"The Morton Arboretum, in Lisle, Illinois, is a public garden and outdoor museum with a library, herbarium, and program in tree research including the Center for Tree Science. Its grounds, covering 1,700 acres (6.9 Square kilometres), include cataloged collections of trees and other living plants, gardens, and restored areas, among which is a restored tallgrass prairie. The living collections include more than 4,100 different plant species. There are more than 200,000 cataloged plants.

 As a place of recreation, the Arboretum has hiking trails, roadways for driving and bicycling, a 4-acre (16,000 m2) interactive children's garden and a 1-acre (4,000 m2) maze.

The Schulenberg Prairie  at the arboretum was one of the earliest prairie restoration projects in the Midwest, begun in 1962. It is one of the largest restored prairies in the Chicago suburban area.

The arboretum offers an extensive nature-centered education program for children, families, school groups, scouts, and adults, including tree and restoration professionals. The Woodland Stewardship Program offers classroom and online courses in ecological restoration techniques. The arboretum also offers credit courses through the Associated Colleges of the Chicago Area, a regional consortium."
--- from Wikipedia

View of the Meadow Lake from the Dining Area of the Visitors Center
Pat, a friend has a Morton Arboretum membership pass. She was kind enough to take us to this unique place and we saw the troll exhibit. We dined at the Visitors Center and enjoyed the view of the Meadow Lake via the floor to ceiling glass windows.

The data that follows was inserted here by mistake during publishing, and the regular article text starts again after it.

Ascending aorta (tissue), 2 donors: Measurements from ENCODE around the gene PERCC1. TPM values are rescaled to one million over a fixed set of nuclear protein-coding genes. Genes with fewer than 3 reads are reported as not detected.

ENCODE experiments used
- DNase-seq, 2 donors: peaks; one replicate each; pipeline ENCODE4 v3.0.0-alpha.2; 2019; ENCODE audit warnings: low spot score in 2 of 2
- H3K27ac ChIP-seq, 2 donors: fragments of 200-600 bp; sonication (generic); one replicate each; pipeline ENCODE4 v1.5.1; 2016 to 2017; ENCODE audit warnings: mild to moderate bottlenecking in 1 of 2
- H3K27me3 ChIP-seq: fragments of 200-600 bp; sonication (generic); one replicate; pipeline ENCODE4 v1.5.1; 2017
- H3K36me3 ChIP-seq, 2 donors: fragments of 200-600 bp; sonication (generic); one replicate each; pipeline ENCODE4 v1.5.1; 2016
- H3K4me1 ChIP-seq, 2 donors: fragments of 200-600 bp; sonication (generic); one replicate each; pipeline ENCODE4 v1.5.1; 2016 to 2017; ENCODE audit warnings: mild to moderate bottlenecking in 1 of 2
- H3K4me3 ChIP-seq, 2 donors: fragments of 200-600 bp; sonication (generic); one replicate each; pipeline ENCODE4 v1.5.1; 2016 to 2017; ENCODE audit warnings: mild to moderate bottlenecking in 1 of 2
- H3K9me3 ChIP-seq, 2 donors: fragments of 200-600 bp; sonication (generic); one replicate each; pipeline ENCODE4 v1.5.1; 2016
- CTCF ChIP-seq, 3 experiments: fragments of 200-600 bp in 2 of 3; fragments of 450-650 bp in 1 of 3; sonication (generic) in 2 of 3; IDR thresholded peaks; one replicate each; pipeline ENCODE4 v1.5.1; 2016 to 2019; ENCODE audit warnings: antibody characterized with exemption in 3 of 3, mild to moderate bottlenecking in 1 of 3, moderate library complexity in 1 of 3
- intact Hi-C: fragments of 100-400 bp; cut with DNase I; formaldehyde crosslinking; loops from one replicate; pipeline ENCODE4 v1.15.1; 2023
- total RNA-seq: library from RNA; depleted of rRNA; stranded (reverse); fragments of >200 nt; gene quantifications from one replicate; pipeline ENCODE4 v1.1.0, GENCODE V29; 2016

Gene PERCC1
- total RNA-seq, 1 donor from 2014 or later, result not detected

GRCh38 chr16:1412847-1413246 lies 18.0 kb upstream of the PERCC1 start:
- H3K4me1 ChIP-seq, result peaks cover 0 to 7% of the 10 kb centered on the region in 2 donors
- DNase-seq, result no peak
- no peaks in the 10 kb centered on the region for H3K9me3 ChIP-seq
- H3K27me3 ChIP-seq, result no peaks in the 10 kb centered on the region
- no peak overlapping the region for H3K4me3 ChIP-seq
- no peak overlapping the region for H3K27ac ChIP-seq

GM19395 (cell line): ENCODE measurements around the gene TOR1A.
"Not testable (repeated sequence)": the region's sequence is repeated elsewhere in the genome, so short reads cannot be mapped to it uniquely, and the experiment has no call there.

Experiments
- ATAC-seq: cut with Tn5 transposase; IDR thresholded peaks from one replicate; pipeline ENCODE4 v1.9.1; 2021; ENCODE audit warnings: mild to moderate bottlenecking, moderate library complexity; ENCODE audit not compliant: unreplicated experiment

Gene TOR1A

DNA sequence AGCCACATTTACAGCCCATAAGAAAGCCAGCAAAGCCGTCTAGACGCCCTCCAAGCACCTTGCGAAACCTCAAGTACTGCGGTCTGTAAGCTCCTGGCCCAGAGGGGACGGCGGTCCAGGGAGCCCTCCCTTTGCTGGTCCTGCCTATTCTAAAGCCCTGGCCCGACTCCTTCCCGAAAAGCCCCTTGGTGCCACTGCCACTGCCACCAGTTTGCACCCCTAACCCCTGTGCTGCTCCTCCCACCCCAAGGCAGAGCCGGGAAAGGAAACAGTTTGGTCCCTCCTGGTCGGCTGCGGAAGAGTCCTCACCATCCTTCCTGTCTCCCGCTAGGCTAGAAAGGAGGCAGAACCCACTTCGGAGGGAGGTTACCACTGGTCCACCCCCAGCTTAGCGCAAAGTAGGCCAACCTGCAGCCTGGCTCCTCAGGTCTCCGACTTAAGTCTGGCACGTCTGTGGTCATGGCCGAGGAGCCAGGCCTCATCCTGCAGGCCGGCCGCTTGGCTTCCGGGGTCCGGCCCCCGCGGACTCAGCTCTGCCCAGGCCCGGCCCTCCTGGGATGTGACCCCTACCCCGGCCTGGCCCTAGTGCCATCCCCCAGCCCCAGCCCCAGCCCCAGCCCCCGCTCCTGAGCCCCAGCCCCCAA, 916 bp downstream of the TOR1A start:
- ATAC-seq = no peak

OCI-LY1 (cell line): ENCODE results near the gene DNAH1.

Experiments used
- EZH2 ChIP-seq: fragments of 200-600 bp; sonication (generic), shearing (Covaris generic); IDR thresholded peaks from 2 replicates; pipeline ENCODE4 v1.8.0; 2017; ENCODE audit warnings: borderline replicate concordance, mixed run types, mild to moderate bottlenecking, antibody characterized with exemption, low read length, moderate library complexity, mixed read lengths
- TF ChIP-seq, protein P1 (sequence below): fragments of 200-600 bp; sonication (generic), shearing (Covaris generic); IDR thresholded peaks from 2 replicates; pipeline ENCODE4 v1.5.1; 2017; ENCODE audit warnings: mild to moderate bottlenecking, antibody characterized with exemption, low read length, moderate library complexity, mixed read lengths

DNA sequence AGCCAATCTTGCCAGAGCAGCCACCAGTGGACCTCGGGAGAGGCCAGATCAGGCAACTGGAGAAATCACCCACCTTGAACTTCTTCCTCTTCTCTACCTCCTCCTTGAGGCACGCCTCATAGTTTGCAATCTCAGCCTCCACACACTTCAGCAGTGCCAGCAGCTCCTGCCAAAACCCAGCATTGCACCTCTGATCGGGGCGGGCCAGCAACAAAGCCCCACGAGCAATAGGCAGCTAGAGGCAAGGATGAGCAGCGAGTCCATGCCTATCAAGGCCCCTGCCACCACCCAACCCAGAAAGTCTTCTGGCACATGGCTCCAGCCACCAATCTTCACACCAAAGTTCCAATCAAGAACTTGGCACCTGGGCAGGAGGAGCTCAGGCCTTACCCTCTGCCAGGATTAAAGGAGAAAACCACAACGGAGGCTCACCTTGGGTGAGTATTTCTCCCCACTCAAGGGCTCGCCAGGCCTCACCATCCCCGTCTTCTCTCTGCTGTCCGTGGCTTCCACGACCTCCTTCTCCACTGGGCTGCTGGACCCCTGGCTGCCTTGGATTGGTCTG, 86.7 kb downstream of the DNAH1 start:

Then we went to visit the trolls.  Here's only a few of the photos of the many trolls. This is a permanent exhibit and when Spring returns, one will be able to take the Tram and walk to these.

This one is at the main parking lot




This one is observing traffic on I-88

This one is lurking in the woods. 

Another view of the Meadow Lake.


Monday, October 29, 2018

Cacti Blooms


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We'll soon be in the Southwest and that will mean cactus blooms in the spring. We have yet to be in Arizona to see the Saguaro's in bloom.   Perhaps this year?







 Here's a time lapse over a few days:


Blooms




Opening
Fully open














For comparison, here is our Christmas cactus:




Saturday, October 27, 2018

Trekkers and RVers need money to support their lifestyle


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I received an email from Jonathan Clements, former personal finances columnist at the Wall Street Journal and currently owner of the Humble Dollar newsletter. Jonathan has published a new book entitled "From Here to Financial Happiness".  Jonathan's says the goal of his book is to take us to a place where we need to "eschew snap decisions and instead take the time to ponder key questions, so we build the financial life we truly want." He also says "The book takes readers on a 77-day journey that helps them figure out where they stand, what they want and what steps they ought to take."

To do the things we want to do in life it is necessary for us each to come to grips with our finances. In his book Jonathan asks a lot of questions and provides an opportunity to reflect on the answers.

Jonathan asks "Consider these 31 questions—all of which are drawn from my new book:
  1. If money were no object, what would you change about your life?
  2. What are your top financial worries?
  3. What are the three smartest financial moves you’ve ever made?
  4. What do you consider your three biggest financial mistakes?